21

Usually one would say

Hast du genug Geld?

But I was thinking, as Geld is neuter, then shouldn't one say

Hast du genuges Geld?

Can some one please explain what is wrong with my thinking?

47

In this sentence the word »genug« (enough) does not describe a property of »Geld« (money). You can test this when you try to use this word as an attribute in a nominal phrase that is used as subject in a sentences. This test works in German and also in English:

Falsch: Das genug(e) Geld ist grün.
Wrong: The enough money is green.

This will not do. This is neither correct German nor correct English.

The word »genug« (enough) is a supplement of the verb, which in your example is a form of »haben« (to have). This kind of usage is called "adverbial". You can use the verb plus genug/enough together with a simple subject (here: a personal pronoun) to build an absolutely correct sentence in German and also in English:

Richtig: Er hat genug.
Correct: He has enough.

In »das genug(e) Geld« we tried an attributive usage, but this lead to an error. In »er hat genug« we have an adverbial usage, and this times the sentence was correct.

Words that can be used adverbial but not attributive are called adverbs. Adverbs are different from adjectives. One of the most important differences is, that in German adjectives have to be declined according to their grammatical environment, while adverbs are indeclinable words. This means, that adverbs never will be declined. They never change the ending.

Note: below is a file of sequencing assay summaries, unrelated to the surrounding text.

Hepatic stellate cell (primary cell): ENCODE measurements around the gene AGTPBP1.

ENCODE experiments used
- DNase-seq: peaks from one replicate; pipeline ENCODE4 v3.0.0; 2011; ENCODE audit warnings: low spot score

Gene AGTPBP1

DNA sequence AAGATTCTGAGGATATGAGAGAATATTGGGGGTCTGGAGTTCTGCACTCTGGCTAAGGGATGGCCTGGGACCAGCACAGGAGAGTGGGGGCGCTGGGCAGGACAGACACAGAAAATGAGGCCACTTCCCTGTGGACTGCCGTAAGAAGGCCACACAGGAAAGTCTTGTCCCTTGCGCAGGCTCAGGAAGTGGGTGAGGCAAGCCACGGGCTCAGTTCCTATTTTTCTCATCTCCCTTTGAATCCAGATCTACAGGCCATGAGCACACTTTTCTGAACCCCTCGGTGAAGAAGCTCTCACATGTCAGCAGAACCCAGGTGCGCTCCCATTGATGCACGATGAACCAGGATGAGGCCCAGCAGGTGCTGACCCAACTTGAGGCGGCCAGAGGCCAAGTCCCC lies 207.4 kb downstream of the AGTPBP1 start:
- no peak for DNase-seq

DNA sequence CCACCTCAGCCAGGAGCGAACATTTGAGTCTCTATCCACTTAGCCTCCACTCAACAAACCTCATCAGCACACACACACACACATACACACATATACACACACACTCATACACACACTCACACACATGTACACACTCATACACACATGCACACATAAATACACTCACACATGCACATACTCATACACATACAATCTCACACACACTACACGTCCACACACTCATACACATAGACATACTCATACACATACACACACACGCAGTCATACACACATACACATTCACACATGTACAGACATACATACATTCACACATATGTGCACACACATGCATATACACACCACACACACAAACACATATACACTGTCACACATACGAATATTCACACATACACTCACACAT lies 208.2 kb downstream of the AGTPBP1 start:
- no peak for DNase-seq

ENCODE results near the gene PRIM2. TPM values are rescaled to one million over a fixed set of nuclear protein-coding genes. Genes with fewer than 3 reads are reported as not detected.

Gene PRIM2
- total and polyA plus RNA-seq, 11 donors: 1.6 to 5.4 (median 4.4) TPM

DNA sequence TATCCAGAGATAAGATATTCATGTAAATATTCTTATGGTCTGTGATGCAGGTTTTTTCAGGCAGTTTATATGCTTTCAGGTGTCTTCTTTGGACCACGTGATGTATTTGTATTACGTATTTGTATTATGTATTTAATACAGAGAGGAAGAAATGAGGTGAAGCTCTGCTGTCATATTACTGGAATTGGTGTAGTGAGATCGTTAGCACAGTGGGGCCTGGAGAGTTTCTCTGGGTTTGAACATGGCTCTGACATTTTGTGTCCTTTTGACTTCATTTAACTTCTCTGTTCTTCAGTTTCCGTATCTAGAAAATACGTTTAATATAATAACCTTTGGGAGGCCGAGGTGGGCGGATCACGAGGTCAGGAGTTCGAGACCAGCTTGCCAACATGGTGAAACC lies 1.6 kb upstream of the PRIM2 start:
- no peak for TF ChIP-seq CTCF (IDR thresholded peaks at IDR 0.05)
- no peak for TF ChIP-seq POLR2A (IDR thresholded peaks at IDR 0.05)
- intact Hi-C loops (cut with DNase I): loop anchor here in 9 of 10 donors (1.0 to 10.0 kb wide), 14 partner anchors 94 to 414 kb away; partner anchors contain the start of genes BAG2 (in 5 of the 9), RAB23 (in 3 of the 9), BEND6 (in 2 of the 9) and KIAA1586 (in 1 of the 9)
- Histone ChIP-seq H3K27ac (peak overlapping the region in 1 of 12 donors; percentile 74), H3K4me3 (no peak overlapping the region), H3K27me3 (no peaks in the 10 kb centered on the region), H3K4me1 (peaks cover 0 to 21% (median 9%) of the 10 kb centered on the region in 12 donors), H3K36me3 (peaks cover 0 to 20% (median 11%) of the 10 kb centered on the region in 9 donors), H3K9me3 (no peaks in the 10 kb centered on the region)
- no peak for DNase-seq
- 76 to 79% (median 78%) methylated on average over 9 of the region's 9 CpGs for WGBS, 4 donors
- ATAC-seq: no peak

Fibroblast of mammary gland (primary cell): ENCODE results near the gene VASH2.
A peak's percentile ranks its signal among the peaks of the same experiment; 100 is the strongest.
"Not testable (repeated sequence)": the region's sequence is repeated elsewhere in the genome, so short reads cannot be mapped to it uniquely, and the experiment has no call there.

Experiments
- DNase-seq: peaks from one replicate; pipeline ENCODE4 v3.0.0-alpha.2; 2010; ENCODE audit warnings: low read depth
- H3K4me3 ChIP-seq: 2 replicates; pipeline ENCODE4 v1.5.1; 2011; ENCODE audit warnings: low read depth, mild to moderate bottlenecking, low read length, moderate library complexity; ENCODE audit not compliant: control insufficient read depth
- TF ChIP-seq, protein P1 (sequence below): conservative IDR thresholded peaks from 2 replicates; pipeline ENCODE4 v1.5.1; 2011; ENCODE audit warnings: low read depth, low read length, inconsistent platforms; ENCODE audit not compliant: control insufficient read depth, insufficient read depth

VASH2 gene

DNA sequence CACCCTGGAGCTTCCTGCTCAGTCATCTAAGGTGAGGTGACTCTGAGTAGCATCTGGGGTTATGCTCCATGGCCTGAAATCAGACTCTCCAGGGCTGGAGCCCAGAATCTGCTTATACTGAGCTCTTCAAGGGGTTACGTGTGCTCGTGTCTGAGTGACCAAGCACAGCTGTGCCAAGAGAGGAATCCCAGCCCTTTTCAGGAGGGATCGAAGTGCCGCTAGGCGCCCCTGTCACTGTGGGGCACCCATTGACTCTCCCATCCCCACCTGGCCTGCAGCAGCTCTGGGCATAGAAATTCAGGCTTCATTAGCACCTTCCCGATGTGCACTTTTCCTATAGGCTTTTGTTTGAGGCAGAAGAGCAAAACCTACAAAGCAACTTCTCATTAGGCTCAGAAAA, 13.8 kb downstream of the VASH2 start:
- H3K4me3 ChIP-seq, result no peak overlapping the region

Since, as shown above, »genug« is not a adjective, but an adverb (exactly like its Englisch counterpart enough), it exists in only one form, which is »genug«. There is no »genuge« or »genuges« in German. It is always »genug«.

  • Thanks, it has been a long time since I used this approach to differentiate between adjectives and adverbs. This is a great tip. – K. Thakur Apr 3 '17 at 8:27
  • 10
    This is mostly wrong. In these sentences ("Er hat genug Geld." or "Er hat genug."), "genug" is not used as an adverb, but as an indefinite pronoun. English also uses the term 'uncountable quantifier pronoun' for this subset of indefinite pronouns. See Duden for a more thorough explanation: duden.de/rechtschreibung/genug_zureichend_hinlaenglich – jarnbjo Apr 3 '17 at 14:56
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    I agree with @jarnbjo: the analysis here is wrong. The sentences in the first block are not incorrect because they appear in attributive position, but because they occur together with a determiner (das*/*the) which occupies the slot that they would normally go into. Try leaving out the articles – et voilà: genug in attributive position doesn't cause any problem at all. The sentences don't make much sense, true (unless you're forging money and care about the color), but they are grammatical nonetheless. – Schmuddi Apr 3 '17 at 20:29